Please use this identifier to cite or link to this item: http://hdl.handle.net/10397/19507
Title: Effects of backpack loading on the pulmonary capacities of normal schoolgirls and those with adolescent idiopathic scoliosis
Authors: Chow, DHK
Ng, XHY
Holmes, AD
Cheng, JCY
Yao, FYD
Wong, MS 
Keywords: Pulmonary function
Scoliosis
Backpack
Loading
Issue Date: 2005
Publisher: Lippincott Williams & Wilkins
Source: Spine, 2005, v. 30, no. 21, p. e649-e654 How to cite?
Journal: Spine 
Abstract: Study Design. A prospective evaluation of the effects of backpack carriage on the pulmonary function of schoolgirls without spinal deformity versus those with adolescent idiopathic scoliosis (AIS). Objective. To establish if recommended backpack load limits for normal schoolchildren are also appropriate for study participants with AIS. Summary of Background Data. The weight of schoolchildren's backpacks are of concern because of effects including compromise of pulmonary function. Impaired pulmonary function is also found with AIS, but the effect of backpack carriage on the respiratory parameters of schoolchildren with AIS has not previously been examined. Methods. Forced vital capacity (FVC), forced expiratory volume (FEV1), peak expiratory flow (PEF), and forced expiratory flow (FEF25-75%) were recorded in 17 girls ( mean age, 12 years) with moderate AIS ( Cobb angle, 26 - 50) and 18 girls ( mean age, 11 years) without musculoskeletal deformity during carriage of a backpack loaded at 0%, 5%, 7.5%, 10%, 12.5%, and 15% body weight in random order. Absolute values and proportions of reference values were analyzed by repeated-measures analysis of variance. Results. No interaction between load and group was found, indicating that backpack loading has a similar effect on the pulmonary function of both normal and AIS groups. However, all recorded pulmonary parameters were found to be significantly lower in the AIS than normal group, significantly so for the referenced FVC and PEF. A significant decrease in FVC and FEV1 was found with increasing backpack load, and the load at which these changes were found to be significant was lower than those established in previous studies. Conclusions. Pulmonary function may be more sensitive to backpack load than previously considered, especially when study participants with AIS are being considered, and the recommended loading limit of 10% body weight may not be applicable to schoolgirls with AIS.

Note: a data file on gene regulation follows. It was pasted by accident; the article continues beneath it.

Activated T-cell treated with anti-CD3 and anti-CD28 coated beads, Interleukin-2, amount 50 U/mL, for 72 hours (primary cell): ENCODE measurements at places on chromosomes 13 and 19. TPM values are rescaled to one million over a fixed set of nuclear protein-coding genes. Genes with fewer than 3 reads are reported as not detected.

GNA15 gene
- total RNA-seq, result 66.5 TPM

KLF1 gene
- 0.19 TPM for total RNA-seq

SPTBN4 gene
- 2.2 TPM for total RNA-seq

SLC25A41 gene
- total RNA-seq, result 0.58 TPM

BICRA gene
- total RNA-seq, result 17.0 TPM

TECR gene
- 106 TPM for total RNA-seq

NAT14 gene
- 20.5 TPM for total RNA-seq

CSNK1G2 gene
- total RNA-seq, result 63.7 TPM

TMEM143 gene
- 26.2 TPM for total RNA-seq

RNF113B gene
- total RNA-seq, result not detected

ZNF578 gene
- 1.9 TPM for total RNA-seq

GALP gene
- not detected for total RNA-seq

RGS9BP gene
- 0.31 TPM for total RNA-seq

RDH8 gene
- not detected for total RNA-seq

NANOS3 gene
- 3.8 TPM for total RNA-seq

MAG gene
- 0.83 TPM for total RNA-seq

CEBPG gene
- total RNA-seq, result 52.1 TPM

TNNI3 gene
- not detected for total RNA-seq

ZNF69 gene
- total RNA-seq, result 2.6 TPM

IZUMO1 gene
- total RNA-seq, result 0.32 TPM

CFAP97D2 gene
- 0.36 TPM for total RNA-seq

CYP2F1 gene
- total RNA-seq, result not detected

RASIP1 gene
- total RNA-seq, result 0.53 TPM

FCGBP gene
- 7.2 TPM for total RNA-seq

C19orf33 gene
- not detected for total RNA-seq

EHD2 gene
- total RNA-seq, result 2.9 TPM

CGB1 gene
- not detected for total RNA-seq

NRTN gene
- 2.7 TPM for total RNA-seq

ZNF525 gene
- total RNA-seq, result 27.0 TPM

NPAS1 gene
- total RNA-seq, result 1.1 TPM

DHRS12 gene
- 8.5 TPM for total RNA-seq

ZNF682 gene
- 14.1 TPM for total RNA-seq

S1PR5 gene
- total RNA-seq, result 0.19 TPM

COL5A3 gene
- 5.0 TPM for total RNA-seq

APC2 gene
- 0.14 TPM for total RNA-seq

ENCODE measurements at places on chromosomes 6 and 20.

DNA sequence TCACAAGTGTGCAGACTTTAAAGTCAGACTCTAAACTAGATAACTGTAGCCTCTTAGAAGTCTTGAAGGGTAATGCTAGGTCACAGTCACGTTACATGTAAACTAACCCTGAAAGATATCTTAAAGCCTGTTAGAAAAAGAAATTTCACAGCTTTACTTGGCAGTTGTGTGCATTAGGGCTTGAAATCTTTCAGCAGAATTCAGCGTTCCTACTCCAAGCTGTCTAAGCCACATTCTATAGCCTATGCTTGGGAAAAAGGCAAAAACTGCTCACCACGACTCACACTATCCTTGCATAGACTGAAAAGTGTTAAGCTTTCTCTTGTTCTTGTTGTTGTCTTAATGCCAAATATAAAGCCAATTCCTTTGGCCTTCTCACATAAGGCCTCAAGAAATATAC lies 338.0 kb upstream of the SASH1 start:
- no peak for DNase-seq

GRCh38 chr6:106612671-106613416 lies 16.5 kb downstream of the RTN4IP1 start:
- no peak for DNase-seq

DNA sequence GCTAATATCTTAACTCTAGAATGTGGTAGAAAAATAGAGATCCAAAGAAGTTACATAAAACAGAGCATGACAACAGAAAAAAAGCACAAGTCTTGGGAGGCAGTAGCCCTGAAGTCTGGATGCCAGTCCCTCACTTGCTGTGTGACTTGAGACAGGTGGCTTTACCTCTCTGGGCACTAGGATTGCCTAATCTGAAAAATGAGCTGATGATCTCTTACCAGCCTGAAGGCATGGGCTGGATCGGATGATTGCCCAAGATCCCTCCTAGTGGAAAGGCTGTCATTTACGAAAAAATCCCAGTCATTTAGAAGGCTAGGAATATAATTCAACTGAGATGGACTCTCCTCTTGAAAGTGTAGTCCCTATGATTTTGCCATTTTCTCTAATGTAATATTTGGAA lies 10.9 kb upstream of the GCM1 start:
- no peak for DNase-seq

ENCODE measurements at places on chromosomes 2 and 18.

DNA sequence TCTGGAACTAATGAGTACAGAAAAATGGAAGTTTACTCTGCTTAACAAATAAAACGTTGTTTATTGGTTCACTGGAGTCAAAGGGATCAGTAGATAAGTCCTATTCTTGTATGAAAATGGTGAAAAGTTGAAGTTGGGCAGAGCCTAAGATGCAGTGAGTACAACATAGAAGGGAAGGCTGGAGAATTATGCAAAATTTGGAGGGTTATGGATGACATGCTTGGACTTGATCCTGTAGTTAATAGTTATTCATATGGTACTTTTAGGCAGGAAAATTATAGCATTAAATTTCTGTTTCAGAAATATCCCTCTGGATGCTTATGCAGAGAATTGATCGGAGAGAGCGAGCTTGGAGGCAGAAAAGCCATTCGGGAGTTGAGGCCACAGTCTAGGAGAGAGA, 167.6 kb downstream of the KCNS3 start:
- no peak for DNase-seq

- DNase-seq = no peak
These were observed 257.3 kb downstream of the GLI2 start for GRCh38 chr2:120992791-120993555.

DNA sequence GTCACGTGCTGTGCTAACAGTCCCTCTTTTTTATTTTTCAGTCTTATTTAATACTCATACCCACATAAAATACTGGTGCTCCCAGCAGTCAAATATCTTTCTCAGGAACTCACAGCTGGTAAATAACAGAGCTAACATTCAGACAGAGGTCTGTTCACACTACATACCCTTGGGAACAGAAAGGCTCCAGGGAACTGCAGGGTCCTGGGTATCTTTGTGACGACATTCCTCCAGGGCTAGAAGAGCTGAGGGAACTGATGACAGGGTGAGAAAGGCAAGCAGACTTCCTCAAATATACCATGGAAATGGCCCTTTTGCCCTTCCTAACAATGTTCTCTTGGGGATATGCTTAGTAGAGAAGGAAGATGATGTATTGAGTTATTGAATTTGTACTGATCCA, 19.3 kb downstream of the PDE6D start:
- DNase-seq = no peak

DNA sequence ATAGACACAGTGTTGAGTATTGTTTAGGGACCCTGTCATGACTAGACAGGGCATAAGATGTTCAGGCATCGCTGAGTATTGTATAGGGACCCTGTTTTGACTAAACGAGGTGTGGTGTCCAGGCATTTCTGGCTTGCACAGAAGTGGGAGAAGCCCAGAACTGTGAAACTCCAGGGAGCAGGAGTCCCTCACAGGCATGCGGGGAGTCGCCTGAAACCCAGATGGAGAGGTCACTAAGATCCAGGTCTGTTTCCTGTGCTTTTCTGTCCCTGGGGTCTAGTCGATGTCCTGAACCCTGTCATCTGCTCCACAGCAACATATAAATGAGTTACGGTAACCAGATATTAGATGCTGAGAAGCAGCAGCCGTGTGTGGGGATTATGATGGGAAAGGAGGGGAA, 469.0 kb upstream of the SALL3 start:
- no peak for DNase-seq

URI: http://hdl.handle.net/10397/19507
ISSN: 0362-2436
EISSN: 1528-1159
DOI: 10.1097/01.brs.0000184368.58262.d2
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